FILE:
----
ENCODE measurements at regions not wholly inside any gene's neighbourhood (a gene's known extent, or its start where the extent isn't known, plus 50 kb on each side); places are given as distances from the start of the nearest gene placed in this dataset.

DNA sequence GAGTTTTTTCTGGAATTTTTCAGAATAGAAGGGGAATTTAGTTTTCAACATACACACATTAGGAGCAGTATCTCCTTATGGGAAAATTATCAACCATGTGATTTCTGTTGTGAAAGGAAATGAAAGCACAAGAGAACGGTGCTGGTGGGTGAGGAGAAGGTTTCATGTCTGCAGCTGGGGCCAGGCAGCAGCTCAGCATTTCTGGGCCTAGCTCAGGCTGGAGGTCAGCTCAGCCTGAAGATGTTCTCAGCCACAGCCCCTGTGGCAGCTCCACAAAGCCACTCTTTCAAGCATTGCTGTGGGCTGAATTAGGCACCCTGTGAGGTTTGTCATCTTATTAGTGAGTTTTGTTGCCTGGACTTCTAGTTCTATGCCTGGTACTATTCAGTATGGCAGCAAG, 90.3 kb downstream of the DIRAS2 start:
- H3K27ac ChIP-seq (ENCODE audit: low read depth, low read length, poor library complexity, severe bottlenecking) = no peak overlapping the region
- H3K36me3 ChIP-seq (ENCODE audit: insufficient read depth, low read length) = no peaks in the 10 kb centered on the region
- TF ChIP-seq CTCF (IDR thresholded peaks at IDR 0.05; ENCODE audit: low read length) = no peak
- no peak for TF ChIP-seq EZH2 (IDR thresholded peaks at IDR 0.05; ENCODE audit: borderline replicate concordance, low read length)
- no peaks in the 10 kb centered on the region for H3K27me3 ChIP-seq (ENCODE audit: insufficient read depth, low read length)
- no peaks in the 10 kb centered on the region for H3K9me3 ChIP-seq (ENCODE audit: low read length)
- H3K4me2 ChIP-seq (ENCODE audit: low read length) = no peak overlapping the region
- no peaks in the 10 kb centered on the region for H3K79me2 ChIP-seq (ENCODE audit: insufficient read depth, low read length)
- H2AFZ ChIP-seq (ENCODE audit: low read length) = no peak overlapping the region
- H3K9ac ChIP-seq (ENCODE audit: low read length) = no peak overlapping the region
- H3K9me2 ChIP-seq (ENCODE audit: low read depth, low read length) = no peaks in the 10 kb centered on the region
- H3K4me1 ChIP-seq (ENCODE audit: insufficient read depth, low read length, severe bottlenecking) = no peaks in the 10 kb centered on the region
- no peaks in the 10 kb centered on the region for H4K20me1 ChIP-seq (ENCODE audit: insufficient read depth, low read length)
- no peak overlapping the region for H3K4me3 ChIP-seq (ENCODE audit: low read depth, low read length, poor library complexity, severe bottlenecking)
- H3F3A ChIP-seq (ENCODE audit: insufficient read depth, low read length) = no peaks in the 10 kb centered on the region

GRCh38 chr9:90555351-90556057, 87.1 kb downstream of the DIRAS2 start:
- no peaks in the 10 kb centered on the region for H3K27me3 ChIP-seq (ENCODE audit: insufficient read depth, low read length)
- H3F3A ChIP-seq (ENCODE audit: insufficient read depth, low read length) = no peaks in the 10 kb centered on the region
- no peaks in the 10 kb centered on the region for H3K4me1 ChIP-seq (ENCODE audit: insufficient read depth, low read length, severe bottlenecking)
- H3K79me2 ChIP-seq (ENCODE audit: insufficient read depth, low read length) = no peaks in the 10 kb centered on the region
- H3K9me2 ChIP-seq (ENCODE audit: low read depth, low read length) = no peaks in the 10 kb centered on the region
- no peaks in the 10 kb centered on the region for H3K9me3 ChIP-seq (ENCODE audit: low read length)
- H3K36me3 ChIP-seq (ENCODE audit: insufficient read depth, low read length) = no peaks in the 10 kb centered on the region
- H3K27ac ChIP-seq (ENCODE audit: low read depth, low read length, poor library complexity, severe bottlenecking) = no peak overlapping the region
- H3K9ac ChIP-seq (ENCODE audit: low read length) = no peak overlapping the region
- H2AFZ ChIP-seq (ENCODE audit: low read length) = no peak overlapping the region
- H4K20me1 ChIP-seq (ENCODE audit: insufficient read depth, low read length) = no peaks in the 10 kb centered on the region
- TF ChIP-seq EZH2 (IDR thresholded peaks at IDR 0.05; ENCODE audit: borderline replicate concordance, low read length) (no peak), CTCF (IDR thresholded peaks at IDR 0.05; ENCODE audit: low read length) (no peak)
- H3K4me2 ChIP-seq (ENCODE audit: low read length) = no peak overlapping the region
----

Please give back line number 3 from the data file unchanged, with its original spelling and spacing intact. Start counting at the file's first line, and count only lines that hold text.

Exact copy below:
- H3K27ac ChIP-seq (ENCODE audit: low read depth, low read length, poor library complexity, severe bottlenecking) = no peak overlapping the region